Through the portraits of the cities I make a mould of the Soviet Union. The end result is a book, for me though process is more important. To publish the books I created a publishing house. Publisher pays for my travel expenses, and doesn’t give me a chance to relax, insisting on the job, even when I’m not in a mood. I receive a task — and go for a trip. I look at the map, I see the names of cities, then I read quite a bit about each, and intuitively choose the one I want to go. Often the Criteria is population, which shouldn’t exceed 300 thousand people, but this rule may be violated. The main aspect - the city should be in the former Soviet Union. For past four years i’ve been to a number of small russian towns, in Minsk (the capital of Belorussian SSR), Dresden (DDR), Palanga (Lithuanian SSR). In the nearest future i plan trips to Estonian SSR, Moldavian SSR, Latvian SSR.
I try to mimic soviet reality in my trips as close to the old days as possible. I only use trains, stay in an old soviet hotels, I make 35 mm black and white photos, that i later develop myself in a darkroom.
Beside photos and personal expirience I bring with me field recordings — they help grasp an atmosphere of the cities.
After I come back from the trip I start the second stage of work — making a book. I do more specific research: look through the articles, read old soviet architecture magazines, with the help of my friends try to find diaries of people who lived in USSR.
It’s important to me that the final art piece is the book. It’s critical for me to have a wast amount of time of the viewer, and this narration supposes intimacy: the book should be perceived by one, unlike painting, video or sculpture. it is always just you and it, there’s no other.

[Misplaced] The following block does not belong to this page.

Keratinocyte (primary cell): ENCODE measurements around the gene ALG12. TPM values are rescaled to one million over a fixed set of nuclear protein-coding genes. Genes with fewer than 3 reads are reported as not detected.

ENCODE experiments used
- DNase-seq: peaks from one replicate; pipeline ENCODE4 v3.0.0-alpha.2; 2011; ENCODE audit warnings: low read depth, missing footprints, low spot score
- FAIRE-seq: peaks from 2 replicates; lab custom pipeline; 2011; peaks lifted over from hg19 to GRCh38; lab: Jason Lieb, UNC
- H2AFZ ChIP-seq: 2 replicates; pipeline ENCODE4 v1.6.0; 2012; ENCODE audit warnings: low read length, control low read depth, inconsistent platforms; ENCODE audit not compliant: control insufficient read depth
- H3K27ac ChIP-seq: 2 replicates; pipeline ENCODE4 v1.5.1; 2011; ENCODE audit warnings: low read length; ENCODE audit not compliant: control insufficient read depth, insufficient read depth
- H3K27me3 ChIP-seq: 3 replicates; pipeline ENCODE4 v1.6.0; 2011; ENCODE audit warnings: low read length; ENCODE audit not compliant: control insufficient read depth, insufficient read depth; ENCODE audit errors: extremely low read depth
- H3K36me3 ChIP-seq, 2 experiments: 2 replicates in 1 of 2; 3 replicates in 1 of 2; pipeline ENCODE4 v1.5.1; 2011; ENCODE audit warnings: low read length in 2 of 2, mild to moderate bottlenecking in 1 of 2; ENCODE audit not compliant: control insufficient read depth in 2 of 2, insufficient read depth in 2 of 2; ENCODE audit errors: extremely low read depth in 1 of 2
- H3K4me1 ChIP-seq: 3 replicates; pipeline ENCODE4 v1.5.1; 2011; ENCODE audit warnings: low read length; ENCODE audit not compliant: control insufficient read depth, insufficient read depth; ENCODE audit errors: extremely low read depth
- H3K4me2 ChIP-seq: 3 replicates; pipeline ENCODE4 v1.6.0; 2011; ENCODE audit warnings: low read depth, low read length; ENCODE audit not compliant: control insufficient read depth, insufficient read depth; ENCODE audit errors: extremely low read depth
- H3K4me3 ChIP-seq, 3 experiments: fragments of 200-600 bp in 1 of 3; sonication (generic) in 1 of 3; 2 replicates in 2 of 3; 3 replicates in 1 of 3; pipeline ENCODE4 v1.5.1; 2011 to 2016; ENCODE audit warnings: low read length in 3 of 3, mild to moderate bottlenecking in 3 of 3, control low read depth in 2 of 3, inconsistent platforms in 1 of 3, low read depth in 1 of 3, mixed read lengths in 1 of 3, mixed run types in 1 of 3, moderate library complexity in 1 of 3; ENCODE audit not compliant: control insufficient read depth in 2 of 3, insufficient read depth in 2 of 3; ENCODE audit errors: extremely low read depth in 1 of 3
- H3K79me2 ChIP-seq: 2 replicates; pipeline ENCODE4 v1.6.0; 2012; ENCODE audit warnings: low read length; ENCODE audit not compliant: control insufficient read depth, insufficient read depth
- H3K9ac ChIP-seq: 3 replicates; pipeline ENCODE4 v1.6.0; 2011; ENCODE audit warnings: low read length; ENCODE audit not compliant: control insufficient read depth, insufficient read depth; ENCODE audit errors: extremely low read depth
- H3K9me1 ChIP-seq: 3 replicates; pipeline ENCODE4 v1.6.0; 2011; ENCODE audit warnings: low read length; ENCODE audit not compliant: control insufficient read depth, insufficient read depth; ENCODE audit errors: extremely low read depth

I can feel how history of USSR is mythologized, and I try to regain the true image of an era, for myself in the first place. I’m trying to understand my generation through this image. I was born in 1983 and spent first seven years of my life in 12-stores panel concrete house in Soviet Union, after that I have moved with my parents to the isolated farmstead with not a soul in area of a few kilometers. When we got back from there, I found myself in a different country with different rules.
I get to know new values, new behaviour paradigms, but on the inside there still is a pulsating subconscious knowledge about how things works; what you should do to be happy, what should be around you, what are your aims.
Since childhood I was raised to live in a desert, but then suddenly I was in the middle of the ocean in a tiny boat
Possibly all this thing about Gluschenkoizdat is a chase for myself, an attempt to find the missing pieces of my personality, to gain integrity; an attempt to proof the fact of my existence, an attempt to find and fixate the reality that made us who we are, that doesn’t exist anymore.
The important branch of my research is panel housing, that forms an outward — and therefore internal essence of Soviet Union.
In second-hand bookshops I find a lot of classic soviet books about cities. They’ve got symbolic signs of it’s time: architecture, factories, streets, people faces, shop windows. Even the style of it’s text is so unique that could be a subject of research itself.
These albums in a way defined the form of my books, they became like the same task, done other way around.
As for the publishing house — it’s inseparably linked with the kafkaesque expirience. When one finds oneself on the territory of Gluschenkoizdat, she or he stops understanding what is real, and what is not. It is a very stretched in time activity, that gradually dissolves the author; publishing house starts to eject your personality, makes it’s own rules, override you. I created a structure inside, that grows and becomes bigger then me. This experience is also one of the subjects of my research.